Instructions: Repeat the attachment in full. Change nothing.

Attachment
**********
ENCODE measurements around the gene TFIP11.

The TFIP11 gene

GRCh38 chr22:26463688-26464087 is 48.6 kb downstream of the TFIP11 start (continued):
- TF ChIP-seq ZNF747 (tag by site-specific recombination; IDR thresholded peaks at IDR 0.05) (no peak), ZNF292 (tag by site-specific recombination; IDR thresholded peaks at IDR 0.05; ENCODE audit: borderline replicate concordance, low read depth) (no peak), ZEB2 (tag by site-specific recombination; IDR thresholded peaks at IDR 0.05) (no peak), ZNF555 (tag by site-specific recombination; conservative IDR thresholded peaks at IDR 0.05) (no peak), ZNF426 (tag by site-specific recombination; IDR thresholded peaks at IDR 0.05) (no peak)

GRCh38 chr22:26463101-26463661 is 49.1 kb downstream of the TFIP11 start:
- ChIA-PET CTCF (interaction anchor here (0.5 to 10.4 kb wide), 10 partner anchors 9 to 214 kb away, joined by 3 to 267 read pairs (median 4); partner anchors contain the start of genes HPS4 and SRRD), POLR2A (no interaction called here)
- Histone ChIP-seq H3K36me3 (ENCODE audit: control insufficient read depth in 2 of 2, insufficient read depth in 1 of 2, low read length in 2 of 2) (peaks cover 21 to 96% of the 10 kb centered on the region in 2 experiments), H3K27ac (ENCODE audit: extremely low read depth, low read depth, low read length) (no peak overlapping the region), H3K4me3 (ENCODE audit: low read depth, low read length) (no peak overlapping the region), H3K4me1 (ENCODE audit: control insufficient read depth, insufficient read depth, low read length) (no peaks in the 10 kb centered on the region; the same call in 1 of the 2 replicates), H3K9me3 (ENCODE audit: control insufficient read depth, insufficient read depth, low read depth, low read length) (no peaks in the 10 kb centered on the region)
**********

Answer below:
ENCODE measurements around the gene TFIP11.

The TFIP11 gene

GRCh38 chr22:26463688-26464087 is 48.6 kb downstream of the TFIP11 start (continued):
- TF ChIP-seq ZNF747 (tag by site-specific recombination; IDR thresholded peaks at IDR 0.05) (no peak), ZNF292 (tag by site-specific recombination; IDR thresholded peaks at IDR 0.05; ENCODE audit: borderline replicate concordance, low read depth) (no peak), ZEB2 (tag by site-specific recombination; IDR thresholded peaks at IDR 0.05) (no peak), ZNF555 (tag by site-specific recombination; conservative IDR thresholded peaks at IDR 0.05) (no peak), ZNF426 (tag by site-specific recombination; IDR thresholded peaks at IDR 0.05) (no peak)

GRCh38 chr22:26463101-26463661 is 49.1 kb downstream of the TFIP11 start:
- ChIA-PET CTCF (interaction anchor here (0.5 to 10.4 kb wide), 10 partner anchors 9 to 214 kb away, joined by 3 to 267 read pairs (median 4); partner anchors contain the start of genes HPS4 and SRRD), POLR2A (no interaction called here)
- Histone ChIP-seq H3K36me3 (ENCODE audit: control insufficient read depth in 2 of 2, insufficient read depth in 1 of 2, low read length in 2 of 2) (peaks cover 21 to 96% of the 10 kb centered on the region in 2 experiments), H3K27ac (ENCODE audit: extremely low read depth, low read depth, low read length) (no peak overlapping the region), H3K4me3 (ENCODE audit: low read depth, low read length) (no peak overlapping the region), H3K4me1 (ENCODE audit: control insufficient read depth, insufficient read depth, low read length) (no peaks in the 10 kb centered on the region; the same call in 1 of the 2 replicates), H3K9me3 (ENCODE audit: control insufficient read depth, insufficient read depth, low read depth, low read length) (no peaks in the 10 kb centered on the region)